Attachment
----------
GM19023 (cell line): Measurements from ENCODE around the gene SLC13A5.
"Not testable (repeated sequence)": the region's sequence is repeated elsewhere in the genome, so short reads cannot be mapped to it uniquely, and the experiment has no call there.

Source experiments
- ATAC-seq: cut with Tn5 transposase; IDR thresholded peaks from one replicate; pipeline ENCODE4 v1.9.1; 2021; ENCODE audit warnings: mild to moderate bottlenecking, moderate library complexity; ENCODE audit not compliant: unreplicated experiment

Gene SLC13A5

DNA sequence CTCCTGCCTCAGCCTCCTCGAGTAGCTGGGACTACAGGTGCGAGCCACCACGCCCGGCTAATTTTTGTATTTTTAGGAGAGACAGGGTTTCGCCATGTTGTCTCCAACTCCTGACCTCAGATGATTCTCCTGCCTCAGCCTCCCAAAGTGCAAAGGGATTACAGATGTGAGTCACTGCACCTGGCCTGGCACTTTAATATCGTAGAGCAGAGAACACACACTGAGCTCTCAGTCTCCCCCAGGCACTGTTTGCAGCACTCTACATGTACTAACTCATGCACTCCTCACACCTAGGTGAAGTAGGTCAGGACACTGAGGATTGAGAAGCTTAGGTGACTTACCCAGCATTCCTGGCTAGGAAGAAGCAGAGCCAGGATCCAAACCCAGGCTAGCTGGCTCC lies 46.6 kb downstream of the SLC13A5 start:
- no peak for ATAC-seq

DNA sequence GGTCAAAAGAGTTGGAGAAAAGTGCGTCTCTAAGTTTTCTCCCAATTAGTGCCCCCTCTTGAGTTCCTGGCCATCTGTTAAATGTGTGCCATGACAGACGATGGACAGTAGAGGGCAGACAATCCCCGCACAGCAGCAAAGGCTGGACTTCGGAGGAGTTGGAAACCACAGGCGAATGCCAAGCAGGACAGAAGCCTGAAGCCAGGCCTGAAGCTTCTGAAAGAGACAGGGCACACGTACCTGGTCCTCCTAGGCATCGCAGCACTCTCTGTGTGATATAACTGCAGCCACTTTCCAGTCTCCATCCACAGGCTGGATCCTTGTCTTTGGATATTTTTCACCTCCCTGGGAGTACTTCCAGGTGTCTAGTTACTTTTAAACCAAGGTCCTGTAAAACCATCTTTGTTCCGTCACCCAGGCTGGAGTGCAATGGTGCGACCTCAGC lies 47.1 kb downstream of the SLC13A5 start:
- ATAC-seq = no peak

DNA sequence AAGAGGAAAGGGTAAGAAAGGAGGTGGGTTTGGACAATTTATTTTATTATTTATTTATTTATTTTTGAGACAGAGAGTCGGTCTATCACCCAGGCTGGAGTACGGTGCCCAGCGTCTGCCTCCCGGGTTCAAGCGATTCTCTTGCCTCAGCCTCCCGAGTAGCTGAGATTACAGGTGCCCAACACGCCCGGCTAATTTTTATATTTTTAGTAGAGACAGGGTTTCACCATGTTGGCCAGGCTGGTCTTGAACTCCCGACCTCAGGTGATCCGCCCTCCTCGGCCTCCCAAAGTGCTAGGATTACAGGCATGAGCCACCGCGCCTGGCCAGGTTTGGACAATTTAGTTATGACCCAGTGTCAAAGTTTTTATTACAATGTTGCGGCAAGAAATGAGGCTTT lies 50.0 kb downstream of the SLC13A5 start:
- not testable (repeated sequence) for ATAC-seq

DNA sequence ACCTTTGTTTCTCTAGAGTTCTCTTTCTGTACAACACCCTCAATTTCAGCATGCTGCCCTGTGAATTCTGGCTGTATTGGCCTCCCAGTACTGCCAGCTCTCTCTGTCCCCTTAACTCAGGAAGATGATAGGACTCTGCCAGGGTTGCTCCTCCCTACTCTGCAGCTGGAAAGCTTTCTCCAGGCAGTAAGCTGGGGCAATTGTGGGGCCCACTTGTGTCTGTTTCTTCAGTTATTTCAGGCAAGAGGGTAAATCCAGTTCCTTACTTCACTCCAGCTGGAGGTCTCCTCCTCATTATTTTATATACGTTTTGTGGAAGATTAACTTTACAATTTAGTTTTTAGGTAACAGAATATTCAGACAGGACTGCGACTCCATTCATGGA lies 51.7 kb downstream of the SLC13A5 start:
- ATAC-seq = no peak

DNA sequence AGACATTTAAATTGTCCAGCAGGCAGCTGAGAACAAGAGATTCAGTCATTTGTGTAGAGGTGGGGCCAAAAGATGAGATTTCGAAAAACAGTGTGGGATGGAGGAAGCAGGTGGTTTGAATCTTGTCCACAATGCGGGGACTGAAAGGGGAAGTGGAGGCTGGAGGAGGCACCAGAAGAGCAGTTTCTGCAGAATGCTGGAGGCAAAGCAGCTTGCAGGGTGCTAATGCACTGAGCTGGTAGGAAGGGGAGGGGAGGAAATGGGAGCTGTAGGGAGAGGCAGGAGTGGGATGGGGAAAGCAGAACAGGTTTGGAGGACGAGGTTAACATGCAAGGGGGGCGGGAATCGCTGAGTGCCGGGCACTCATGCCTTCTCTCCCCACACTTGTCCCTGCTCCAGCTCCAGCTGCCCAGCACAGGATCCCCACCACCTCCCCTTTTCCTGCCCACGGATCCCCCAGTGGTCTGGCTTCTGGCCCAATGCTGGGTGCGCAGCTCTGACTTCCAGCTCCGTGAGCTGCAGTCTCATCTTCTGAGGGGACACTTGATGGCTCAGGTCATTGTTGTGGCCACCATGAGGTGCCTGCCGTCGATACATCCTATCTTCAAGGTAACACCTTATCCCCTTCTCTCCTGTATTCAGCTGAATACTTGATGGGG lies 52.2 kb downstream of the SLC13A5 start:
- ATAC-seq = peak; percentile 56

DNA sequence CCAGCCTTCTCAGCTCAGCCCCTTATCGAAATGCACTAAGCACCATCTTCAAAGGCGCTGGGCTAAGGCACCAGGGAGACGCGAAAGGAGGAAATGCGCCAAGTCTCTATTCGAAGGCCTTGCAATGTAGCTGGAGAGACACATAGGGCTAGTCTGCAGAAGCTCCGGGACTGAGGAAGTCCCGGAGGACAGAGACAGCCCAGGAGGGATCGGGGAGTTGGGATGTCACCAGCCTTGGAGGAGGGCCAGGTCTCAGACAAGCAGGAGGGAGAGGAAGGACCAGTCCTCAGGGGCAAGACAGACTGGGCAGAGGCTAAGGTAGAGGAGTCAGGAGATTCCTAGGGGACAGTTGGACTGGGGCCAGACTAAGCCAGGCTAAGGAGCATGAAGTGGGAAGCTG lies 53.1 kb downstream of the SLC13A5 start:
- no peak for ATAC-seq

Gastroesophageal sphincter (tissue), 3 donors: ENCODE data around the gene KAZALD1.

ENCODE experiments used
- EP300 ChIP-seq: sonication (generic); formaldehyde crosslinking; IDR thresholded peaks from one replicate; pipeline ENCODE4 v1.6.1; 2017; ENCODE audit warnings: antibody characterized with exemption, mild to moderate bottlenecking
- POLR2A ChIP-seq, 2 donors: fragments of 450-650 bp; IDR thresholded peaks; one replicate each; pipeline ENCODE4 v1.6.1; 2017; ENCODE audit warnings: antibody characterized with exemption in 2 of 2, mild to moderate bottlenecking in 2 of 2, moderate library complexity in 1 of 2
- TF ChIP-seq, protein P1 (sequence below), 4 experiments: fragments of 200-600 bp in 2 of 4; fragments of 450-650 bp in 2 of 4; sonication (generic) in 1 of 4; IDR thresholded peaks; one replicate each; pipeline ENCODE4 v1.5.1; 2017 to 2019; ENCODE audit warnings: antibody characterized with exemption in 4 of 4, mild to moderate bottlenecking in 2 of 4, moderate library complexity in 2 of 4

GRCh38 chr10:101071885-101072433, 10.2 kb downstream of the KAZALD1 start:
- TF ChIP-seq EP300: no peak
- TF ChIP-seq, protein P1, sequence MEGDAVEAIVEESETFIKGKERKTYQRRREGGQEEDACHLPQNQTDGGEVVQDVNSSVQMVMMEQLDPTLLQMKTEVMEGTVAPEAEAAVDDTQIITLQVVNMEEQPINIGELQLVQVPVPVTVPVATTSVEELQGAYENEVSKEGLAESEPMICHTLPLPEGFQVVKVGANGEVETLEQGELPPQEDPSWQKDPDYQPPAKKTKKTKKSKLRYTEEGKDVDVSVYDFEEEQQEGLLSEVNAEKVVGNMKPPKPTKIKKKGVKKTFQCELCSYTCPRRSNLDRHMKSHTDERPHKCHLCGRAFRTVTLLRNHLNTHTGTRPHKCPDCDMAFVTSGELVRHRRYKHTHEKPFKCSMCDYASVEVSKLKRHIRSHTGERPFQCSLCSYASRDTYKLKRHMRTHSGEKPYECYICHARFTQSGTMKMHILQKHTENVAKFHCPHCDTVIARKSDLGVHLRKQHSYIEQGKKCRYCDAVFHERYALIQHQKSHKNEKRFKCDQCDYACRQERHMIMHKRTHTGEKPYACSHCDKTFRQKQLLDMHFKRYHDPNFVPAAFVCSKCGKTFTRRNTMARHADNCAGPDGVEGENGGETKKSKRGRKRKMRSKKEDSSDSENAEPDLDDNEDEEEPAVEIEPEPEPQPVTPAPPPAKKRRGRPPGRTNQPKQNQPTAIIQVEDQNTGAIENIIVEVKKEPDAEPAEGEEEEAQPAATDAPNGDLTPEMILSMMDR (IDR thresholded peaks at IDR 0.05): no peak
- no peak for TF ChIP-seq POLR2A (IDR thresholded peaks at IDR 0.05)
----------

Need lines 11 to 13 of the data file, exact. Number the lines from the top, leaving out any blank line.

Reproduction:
- not testable (repeated sequence) for ATAC-seq

DNA sequence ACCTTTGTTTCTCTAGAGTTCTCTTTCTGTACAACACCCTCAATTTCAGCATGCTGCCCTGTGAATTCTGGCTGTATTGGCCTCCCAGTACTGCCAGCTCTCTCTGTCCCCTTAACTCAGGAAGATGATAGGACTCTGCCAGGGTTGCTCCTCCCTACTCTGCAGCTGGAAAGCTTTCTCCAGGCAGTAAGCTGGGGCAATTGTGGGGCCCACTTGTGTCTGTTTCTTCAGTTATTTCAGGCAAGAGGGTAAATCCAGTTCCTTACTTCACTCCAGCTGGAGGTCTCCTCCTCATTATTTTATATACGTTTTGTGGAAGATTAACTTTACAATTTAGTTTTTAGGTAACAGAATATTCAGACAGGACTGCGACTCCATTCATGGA lies 51.7 kb downstream of the SLC13A5 start:
- ATAC-seq = no peak